Food The Bite:

Gail Simmons

By Natalie Goel 

Photography by Johnny Miller

It’s always exciting to see an entirely different, and more intimate, side of someone you’ve long respected. Thanks to her new cookbook Bringing It Home, that’s exactly the window we get into Top Chef judge Gail Simmons who is not only a friend of Athena’s but also her neighbor. Instead of portraying the cocktail dress-clad, culinary critique-giving Gail we’ve come to know and trust on the show, the book reveals a behind-the-scenes peek into the food expert’s very own kitchen and creations, all influenced by her worldwide travels.

While the personal recipes of a woman who has worked for Chef Daniel Boulud and who routinely evaluates some of the, well, top chefs across the country, might seem intimidating — they’re really not. In fact, making delicious recipes using accessible ingredients was one of Gail’s express goals of the tome. Read on to learn the (somewhat surprising!) ingredients Gail couldn’t live without, the reasons she actually appreciates mundane tasks like chopping, peeling, and washing dishes, the recipe for her party-ready Chocolate Honeycomb Crunch dish from Bringing It Home, and more.

Gail Simmons

NAME: Gail Simmons

PROFESSION: Eater, writer, traveler, cook, TV host, producer, and all-around food enthusiast!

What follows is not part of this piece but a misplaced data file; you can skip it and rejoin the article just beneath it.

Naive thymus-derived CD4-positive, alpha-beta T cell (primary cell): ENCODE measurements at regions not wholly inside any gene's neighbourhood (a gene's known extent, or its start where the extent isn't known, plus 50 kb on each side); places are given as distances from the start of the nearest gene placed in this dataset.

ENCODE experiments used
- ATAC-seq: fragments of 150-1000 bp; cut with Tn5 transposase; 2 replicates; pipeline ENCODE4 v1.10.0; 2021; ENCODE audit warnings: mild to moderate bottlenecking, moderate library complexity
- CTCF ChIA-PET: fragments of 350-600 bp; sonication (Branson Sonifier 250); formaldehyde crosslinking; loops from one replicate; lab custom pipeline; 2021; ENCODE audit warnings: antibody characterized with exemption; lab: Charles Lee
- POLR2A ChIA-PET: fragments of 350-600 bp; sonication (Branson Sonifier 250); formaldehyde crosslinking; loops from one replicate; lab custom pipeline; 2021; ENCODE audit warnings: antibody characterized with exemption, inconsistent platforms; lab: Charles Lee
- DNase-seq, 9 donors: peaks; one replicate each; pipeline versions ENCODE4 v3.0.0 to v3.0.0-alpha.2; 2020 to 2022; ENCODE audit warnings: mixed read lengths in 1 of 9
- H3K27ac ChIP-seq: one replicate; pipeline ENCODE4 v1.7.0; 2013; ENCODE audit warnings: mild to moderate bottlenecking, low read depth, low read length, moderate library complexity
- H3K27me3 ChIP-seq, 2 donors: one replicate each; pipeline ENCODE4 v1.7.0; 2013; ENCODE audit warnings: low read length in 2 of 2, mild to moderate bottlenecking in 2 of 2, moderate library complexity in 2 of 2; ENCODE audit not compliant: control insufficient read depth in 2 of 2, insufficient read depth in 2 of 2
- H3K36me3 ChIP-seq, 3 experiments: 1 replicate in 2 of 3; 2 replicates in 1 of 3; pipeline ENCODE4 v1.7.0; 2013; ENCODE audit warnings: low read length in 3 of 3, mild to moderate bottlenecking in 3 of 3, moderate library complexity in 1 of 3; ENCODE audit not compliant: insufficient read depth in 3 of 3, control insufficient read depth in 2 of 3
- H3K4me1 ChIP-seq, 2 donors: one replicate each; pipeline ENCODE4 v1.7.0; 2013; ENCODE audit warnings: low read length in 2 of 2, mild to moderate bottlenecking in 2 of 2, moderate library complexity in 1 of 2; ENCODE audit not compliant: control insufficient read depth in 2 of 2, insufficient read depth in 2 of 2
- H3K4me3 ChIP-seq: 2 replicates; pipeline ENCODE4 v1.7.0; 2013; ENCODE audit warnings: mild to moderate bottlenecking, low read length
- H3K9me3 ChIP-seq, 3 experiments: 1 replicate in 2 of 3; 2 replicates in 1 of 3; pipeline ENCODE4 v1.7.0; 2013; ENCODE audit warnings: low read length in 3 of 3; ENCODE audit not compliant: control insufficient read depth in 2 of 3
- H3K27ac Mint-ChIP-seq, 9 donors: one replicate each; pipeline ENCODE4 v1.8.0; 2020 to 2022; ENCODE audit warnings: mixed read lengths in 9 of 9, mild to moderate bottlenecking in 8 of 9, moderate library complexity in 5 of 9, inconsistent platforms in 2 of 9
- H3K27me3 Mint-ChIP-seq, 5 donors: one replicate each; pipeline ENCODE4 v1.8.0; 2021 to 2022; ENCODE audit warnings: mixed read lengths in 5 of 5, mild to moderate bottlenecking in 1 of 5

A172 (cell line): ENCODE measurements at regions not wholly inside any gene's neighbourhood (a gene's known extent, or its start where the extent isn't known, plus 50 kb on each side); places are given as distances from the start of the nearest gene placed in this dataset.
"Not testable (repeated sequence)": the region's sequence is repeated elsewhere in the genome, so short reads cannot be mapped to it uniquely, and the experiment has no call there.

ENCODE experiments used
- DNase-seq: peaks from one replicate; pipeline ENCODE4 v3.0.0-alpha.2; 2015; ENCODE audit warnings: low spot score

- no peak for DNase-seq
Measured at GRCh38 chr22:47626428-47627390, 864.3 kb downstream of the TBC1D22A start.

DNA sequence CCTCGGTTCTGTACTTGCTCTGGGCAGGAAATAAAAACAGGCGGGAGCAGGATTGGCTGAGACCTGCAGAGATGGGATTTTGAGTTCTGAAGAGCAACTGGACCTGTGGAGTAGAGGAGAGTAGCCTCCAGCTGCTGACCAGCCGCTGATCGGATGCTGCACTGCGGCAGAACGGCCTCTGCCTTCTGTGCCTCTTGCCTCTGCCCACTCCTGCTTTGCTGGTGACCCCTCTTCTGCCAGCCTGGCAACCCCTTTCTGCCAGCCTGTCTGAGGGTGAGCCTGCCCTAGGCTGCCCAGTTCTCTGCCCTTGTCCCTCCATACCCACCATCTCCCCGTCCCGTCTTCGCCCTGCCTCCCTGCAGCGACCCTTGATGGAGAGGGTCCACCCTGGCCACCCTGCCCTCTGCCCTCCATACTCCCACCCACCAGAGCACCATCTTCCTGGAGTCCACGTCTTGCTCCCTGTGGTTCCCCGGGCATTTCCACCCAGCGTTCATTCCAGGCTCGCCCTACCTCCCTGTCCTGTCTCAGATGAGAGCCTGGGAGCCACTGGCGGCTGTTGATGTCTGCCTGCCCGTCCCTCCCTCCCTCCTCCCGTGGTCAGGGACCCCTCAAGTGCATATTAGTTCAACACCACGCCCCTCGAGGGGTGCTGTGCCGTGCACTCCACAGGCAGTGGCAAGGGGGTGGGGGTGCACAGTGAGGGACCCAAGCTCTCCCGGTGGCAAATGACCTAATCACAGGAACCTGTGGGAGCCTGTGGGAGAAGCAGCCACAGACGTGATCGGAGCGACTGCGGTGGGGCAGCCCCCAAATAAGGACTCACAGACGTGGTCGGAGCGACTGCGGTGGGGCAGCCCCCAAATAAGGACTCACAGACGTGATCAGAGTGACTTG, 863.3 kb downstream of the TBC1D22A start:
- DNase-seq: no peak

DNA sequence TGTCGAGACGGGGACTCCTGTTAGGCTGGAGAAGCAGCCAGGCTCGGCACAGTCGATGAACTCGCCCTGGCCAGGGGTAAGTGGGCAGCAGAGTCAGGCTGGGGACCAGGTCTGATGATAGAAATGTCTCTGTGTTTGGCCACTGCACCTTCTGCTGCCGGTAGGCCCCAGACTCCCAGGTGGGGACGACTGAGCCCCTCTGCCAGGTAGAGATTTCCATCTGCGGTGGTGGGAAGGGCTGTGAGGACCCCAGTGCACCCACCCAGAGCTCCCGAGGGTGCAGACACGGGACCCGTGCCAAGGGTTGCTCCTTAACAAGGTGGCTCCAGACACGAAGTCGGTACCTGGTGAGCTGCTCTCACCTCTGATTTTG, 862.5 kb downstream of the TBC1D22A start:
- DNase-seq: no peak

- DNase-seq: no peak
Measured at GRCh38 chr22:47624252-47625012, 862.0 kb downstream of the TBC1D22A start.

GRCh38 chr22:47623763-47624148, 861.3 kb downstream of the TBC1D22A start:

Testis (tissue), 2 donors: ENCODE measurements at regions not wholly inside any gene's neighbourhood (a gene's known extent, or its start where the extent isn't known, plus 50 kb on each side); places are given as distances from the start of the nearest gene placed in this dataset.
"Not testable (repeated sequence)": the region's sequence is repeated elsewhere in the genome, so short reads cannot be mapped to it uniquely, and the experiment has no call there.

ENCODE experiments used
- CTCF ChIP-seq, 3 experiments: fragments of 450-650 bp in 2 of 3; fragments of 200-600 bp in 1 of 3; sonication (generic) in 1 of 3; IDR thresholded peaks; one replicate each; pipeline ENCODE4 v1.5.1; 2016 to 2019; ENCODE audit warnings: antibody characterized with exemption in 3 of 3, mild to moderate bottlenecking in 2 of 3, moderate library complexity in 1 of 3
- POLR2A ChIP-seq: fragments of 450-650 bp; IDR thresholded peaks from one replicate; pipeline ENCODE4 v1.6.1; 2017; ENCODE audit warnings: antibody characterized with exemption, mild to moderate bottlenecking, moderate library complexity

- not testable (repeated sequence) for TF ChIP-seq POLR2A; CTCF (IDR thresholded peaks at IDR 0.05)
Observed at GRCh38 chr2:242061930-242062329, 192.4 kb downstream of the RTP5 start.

PHILOSOPHY ON FOOD? Keep it simple and not fussy, but cook it with care. It doesn’t have to be perfect to be delicious and satisfying. And above all else, just keep cooking.

THREE INGREDIENTS YOU COULDN’T LIVE WITHOUT? Parmesan, citrus, dark chocolate!

HOW DID BRINGING IT HOME COME ABOUT? I had been thinking of writing a cookbook for several years but couldn’t work up the courage or energy. All the while I filled up notebooks with inspirations, recipes, flavors and ideas from my life in the kitchen and my world travels. About 2.5 years ago I finally decided to go through these notes and see what was in them. I realized there were so many ideas for recipes and kitchen lessons that I loved and wanted to share, and they became the impetus for Bringing It Home.

Gail Simmons
Gail Simmons

ESSENTIAL KITCHEN TOOL? A rasp grater and a rubber spatula!

COOKING ADVICE YOU MOST OFTEN GIVE TO CONTESTS ON TOP CHEF? Slow down and pare down. You will be more focused and successful if you simplify your ideas and take time to be organized in their execution.

MIDNIGHT SNACK? Any kind of spicy Asian noodle and warm chocolate chip cookies, (but not together).

THEY SAY YOU ARE WHAT YOU EAT. WHAT ARE YOU? A perfectly poached egg.

I CAN NEVER RESIST… Spicy chicken wings or salt & vinegar chips!

SOUNDTRACK IN YOUR KITCHEN? These days it’s a mix between Chance the Rapper, Arcade Fire, The XX, The War on Drugs, Coeur de Pirate, and Broken Social Scene, (with a side of Moana or Free to be You and Me for my daughter). Although sometimes I love nothing more than total and complete silence. It’s a rare luxury right now.

Gail Simmons